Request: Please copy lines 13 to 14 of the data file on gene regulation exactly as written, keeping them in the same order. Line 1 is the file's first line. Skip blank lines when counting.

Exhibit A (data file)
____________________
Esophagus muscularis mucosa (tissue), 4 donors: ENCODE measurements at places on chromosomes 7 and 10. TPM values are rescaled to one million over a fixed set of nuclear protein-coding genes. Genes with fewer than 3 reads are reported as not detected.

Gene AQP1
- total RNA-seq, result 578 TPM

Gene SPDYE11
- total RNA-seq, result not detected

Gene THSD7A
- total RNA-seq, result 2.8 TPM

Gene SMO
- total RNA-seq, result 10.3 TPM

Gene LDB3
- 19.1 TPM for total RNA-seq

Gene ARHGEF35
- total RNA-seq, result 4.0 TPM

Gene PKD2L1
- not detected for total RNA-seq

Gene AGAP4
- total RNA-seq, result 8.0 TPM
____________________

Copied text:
- total RNA-seq, result 4.0 TPM

Gene PKD2L1